BBFC to change discrimination references in film and TV ratings to help parents
The way parents are informed about racism and discrimination in film and TV classifications will change following new research.
The British Board of Film Classification (BBFC), which decides on the certification of movies and episodic content and offers guidance on the themes addressed, worked with people who have been directly impacted by racism and discrimination.
After commissioning the research into racism and discrimination in films and TV shows, the BBFC found that parents are concerned about children imitating potentially discriminatory behaviour or language, and were looking for the ratings to make informed viewing choices.
Similarly, some parents wanted to talk to their children about discrimination and were looking for the BBFC ratings information to help them do that, the research found.
In their report, the BBFC stated they will adopt a stricter position on the classification of the ‘n-word’ at the junior categories and place a significant emphasis on the educational value of documentary contexts which might result in a lower rating, while being mindful of the intent of a scene when classifying older films and TV shows.
When rating issues of discrimination, the BBFC will use the phrase ‘an actor in make-up portraying a different ethnicity’ when describing assumed racial identities.
The board will also continue to use ratings information to signal when discrimination is contained in a film or TV show and continue to consider depictions of discrimination, or the likelihood of children copying any form of racism, as key factors which might raise an age rating.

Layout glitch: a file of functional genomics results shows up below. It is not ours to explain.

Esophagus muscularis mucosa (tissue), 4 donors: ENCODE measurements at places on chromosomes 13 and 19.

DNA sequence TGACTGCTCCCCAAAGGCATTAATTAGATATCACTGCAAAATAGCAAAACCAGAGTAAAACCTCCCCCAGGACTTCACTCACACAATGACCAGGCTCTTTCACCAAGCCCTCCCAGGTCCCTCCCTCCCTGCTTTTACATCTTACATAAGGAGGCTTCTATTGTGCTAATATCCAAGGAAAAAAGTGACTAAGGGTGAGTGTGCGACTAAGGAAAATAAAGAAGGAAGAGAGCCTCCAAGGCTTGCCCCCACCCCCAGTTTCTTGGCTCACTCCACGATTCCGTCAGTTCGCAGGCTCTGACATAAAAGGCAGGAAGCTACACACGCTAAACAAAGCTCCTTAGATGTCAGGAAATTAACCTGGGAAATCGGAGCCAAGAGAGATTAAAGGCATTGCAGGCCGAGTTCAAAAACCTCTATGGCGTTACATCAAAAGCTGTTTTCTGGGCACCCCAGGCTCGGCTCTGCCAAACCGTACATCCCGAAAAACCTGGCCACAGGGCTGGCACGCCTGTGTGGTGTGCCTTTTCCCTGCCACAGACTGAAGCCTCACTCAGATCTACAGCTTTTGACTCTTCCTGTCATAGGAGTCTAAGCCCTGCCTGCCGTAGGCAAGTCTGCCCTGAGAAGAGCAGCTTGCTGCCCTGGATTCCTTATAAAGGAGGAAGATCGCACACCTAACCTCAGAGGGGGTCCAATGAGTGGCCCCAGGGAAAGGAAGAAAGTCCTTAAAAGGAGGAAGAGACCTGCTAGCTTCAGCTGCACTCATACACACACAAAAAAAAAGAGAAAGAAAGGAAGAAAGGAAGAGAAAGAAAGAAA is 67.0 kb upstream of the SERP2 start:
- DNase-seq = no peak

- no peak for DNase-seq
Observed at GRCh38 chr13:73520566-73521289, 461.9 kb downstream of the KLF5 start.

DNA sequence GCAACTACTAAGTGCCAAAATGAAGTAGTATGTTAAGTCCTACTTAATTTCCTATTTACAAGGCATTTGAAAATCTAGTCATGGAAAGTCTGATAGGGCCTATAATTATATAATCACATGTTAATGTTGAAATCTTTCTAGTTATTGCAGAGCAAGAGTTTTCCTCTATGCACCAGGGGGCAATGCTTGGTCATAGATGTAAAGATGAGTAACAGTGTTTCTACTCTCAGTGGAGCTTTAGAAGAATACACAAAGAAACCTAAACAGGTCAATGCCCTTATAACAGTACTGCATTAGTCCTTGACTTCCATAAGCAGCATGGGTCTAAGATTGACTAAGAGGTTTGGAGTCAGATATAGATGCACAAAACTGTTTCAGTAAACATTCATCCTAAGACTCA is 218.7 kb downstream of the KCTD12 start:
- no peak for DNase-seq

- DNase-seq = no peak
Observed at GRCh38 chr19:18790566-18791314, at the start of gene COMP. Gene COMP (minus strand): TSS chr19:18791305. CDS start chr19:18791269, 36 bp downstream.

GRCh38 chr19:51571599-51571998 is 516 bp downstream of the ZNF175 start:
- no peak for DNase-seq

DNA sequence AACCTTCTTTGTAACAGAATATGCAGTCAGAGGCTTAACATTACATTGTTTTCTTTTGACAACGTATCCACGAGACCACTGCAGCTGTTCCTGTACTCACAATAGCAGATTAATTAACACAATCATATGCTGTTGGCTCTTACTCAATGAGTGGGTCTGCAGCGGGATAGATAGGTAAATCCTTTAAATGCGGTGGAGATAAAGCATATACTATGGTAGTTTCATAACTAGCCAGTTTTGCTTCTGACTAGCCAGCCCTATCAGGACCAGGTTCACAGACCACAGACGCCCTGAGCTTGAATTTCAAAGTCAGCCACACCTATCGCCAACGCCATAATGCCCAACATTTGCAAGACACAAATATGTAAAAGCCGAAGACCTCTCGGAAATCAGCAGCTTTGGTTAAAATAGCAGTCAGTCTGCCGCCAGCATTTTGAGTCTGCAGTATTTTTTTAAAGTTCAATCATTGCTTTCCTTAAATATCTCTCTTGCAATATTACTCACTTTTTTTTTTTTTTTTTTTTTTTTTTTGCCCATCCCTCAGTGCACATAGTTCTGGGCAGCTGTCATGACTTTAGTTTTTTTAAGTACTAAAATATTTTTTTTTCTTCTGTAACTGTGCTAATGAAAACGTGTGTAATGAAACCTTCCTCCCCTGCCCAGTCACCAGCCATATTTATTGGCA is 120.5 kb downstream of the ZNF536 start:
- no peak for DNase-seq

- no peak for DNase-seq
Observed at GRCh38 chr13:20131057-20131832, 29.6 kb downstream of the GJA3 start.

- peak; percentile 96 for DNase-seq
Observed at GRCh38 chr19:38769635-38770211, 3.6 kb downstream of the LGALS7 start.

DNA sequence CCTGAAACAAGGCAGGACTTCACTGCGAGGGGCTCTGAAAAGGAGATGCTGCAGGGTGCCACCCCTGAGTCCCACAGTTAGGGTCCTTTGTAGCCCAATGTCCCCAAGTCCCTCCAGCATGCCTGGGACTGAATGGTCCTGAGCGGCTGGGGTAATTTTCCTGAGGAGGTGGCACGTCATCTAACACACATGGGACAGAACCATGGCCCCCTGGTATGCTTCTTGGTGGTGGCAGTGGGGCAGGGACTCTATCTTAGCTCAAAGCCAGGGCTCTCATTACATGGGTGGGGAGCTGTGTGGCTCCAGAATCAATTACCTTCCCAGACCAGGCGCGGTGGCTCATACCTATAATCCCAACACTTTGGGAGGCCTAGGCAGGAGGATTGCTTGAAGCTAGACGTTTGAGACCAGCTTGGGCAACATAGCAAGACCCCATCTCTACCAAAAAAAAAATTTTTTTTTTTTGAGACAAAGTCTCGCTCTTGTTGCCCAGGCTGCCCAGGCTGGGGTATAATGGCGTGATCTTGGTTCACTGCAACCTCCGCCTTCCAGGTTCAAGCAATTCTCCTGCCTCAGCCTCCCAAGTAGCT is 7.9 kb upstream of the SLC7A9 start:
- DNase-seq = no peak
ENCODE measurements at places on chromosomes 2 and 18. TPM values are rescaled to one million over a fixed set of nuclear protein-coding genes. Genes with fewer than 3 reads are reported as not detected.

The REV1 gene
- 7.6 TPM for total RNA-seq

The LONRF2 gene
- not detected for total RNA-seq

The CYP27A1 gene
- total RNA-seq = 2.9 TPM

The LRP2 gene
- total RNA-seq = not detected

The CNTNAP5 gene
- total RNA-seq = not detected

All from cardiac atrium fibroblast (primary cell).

Lord Kamlesh Patel, Vice President of the BBFC, said: ‘Movements dedicated to raising awareness and combatting discrimination and racism have gained important traction in the last two years.
‘In response, we wanted to see how this has impacted the views of people in the UK and, particularly, to hear from and listen to those who have been directly impacted by discrimination and racism as their voices are important.
‘We recognise that our role isn’t just about protecting children from harmful content, it’s about helping parents who might want to use depictions of discrimination and racism as a potential teaching moment.’
David Austin, Chief Executive of the BBFC, added: ‘Violent and threatening behaviour, or use of particularly offensive language, will always aggravate an instance of discriminatory or racist behaviour.
‘However, clear condemnation, sympathy with the victims, or a documentary or historical setting can all work to help frame the sequence and potentially give the content educational value for younger viewers.’
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